It speaks volumes for his driving ability and competitive nature that Meirion Evans feels slightly disappointed to have finished second on an Irish rally and beaten only by a top local driver – but that’s what the 26-year old Lampeter-born driver felt after finishing runner-up on the Wexford Rally in his Scan Station-backed Volkswagen Polo GTI R5.
Meirion led the event after the opening loop of two stages, his intermediate Michelin Pilot Sport competition tyres ideally suited to the wet conditions.
The narrow closed country roads around the medieval town of Wexford in southeast Ireland were drier for the next loop, but as both stages were repeated there was now an extreme amount of gravel and mud on them. In some places it was more akin to a gravel rally, which Meirion is less accustomed too.
He continued to push hard on his Michelin intermediate tyres, but lost time on the sections of road which passed through farmyards and at corners where there was only gravel and thick mud. Despite driving well, Meirion had dropped to second place by the time he’d reach the event’s second and final service halt after four stages.
And when the road conditions were far muddier and gravel-like in places when the same two stages were repeated for a third time, Meirion and co-driver Jonathan Jackson (Colwyn Bay) decided to settle for the runners-up spot, eventually finishing 29.7 seconds behind Josh Moffett/Andy Hayes (Hyundai i20 R5).
The result continues Meirion’s excellent run of success in 2021 – where on five rallies he has won the Argyll Rally in Scotland and the Three Shires Rally in England, finished second in Wexford and on the Cork 20 International Rally in Ireland and third on the Rallye Du Boulonnais in France.
Plus his family-run Melvyn Evans Motorsport squad has opened up a 53 point lead at the top of the British Rally Championship Teams’ standings after a one-two points scoring finish on the recent Mull Rally, with just two rounds of the series remaining.
“I’ve got to the point where I’m not totally happy about finishing second, which I should accept as a good thing at this point in my career,” says Meirion.
“I’m still pleased with the day. We had pretty good pace and it’s important that we can learn from it and improve in the right areas for the future.
“We made a good start in Wexford. The first two stages were wet and we had opened up a six and a half second lead by the time we arrived at first service.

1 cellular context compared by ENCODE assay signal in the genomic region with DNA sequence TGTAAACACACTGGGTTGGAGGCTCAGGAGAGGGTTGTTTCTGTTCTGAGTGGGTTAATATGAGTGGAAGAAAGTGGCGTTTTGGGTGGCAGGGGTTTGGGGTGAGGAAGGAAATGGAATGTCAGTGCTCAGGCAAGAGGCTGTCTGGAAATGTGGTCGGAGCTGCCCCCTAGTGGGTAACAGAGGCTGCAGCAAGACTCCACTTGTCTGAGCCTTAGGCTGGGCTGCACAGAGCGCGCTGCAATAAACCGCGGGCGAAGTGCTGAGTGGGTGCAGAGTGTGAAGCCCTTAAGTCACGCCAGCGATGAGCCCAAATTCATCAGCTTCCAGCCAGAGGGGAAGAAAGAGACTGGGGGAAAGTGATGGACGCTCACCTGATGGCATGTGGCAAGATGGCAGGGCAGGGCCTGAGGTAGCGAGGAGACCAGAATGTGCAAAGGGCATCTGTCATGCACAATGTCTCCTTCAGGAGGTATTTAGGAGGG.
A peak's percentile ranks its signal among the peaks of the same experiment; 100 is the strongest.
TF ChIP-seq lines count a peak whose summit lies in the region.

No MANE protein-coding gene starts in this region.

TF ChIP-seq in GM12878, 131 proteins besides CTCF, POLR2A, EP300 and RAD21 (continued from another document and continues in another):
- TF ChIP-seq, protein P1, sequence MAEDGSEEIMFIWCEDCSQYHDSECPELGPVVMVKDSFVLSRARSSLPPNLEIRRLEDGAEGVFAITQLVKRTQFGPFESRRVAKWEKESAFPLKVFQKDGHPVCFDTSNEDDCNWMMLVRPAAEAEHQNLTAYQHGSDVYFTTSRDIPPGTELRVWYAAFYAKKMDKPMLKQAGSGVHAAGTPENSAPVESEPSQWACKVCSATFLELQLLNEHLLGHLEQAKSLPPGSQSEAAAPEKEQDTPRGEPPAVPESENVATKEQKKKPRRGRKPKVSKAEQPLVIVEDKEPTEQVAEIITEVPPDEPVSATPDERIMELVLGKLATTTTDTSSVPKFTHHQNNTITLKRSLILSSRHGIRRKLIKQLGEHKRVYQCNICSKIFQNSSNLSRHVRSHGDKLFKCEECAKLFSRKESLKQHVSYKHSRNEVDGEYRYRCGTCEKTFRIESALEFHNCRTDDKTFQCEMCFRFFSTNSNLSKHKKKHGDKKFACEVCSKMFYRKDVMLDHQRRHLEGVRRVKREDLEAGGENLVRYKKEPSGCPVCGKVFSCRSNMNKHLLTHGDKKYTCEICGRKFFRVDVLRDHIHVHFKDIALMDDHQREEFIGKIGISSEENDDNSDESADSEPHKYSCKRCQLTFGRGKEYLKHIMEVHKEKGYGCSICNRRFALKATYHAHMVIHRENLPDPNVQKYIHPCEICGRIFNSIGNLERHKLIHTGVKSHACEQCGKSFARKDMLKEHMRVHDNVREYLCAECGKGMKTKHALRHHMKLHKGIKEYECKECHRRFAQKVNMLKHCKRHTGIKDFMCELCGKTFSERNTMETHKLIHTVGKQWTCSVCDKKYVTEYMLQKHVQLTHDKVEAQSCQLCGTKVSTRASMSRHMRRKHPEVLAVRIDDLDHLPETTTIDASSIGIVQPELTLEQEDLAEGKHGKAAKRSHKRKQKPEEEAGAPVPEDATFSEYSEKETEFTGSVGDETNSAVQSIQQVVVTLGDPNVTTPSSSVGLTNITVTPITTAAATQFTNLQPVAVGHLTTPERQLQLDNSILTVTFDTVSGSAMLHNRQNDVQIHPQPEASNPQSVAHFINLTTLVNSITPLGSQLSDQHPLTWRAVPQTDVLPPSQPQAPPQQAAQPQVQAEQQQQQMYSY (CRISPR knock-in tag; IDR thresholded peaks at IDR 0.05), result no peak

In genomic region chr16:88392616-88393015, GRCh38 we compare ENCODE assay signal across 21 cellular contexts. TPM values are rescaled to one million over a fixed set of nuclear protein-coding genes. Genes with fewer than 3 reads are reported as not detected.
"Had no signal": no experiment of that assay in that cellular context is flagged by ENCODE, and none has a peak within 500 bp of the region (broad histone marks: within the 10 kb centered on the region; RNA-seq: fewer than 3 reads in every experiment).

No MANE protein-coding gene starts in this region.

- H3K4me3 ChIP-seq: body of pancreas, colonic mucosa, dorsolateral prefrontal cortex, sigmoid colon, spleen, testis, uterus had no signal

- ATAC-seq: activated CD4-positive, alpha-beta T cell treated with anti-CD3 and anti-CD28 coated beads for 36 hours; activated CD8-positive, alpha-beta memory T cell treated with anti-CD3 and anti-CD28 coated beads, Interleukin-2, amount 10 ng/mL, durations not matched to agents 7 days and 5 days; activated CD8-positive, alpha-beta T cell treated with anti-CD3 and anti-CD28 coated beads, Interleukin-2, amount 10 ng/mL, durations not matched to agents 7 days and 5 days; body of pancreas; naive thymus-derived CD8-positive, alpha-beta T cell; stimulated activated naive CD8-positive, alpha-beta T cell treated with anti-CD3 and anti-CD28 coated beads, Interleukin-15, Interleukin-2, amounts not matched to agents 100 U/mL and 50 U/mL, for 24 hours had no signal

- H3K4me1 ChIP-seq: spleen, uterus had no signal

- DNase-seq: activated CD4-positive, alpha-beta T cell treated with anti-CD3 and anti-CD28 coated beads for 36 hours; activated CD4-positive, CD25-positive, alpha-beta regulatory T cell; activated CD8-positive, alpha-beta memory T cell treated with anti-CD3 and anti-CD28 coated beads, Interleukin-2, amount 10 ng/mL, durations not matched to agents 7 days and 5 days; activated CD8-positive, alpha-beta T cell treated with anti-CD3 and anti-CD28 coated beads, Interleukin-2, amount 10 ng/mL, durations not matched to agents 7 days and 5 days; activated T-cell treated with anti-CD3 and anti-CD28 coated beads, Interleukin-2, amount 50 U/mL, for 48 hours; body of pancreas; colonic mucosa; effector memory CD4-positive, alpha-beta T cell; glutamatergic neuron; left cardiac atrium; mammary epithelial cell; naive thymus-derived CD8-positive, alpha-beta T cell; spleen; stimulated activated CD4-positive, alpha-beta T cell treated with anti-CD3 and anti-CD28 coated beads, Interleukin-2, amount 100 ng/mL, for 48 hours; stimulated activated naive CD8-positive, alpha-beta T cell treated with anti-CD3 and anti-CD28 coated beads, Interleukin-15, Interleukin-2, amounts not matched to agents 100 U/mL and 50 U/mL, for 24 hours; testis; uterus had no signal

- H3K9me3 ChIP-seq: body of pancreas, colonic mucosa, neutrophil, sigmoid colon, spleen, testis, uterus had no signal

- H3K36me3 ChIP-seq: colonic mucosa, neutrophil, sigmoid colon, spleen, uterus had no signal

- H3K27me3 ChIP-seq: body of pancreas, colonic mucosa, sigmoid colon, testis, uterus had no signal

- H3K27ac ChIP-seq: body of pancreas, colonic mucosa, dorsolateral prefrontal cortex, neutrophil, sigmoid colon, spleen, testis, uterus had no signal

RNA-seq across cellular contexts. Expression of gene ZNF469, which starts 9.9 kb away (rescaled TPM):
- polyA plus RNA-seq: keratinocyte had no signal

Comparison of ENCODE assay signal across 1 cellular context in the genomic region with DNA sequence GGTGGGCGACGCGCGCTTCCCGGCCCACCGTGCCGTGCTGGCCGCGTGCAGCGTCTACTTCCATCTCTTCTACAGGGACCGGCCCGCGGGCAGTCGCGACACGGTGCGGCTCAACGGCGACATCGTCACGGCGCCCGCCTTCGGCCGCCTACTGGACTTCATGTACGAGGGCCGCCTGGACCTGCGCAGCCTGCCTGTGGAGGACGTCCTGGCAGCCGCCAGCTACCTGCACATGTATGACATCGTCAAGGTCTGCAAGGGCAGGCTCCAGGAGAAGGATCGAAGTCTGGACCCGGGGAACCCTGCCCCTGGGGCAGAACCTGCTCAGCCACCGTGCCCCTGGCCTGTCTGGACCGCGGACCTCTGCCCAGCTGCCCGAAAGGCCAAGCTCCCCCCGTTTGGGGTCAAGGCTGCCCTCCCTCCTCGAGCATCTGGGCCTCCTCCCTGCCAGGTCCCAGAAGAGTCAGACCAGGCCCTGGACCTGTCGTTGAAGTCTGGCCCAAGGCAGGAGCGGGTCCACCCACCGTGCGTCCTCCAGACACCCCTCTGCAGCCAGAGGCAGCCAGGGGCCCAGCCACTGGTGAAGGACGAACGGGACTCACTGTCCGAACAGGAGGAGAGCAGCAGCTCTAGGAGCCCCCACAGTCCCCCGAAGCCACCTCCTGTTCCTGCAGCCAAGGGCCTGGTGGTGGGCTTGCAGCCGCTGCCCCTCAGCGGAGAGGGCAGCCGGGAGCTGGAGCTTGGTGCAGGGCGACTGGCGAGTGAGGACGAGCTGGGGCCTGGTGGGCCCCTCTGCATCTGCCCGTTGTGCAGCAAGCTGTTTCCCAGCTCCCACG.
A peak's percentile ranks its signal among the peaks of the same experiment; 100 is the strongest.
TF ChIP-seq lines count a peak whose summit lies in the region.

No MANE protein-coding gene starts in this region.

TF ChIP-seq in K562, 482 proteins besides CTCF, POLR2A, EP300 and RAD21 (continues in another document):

“We stayed on the Michelin intermediate tyres for the second loop and they worked very well on the whole. The problem was all the gravel and mud that had been pulled out onto the road – in some places it was more like a gravel rally and I didn’t have the confidence to throw the car in, so I lost a bit of time in those sections, then the second stage of the loop was fully dry so we lost some more time there.
“The roads were very narrow with ditches and hedges either side, and I just felt that I was driving as fast as I wanted to in those tricky conditions. It’s good to know where I lost time and it’s something I’ll have to work on over the winter.
“You are pretty much guaranteed to find really nasty conditions like those once or twice in a season of doing Irish rallies and I’m too competitive to sit back and just accept that when there is a lot of loose gravel and mud on the road that I’ll lose time. I think I’ll have to do some gravel testing in the car and become more comfortable and confident when conditions demand that it’s simply quicker to get the back of the car sliding into and through corners. It’s not my natural driving style, but it’s cost me a chance of a win once and I don’t want it to happen again.
“I can’t be too greedy and in rallying you can’t win everything! Finishing second to a former Irish Tarmac champion isn’t too bad and it’s been a good season with five podium finishes from five starts.”
Picture by Gavin Woods –www.gavinwoods.ie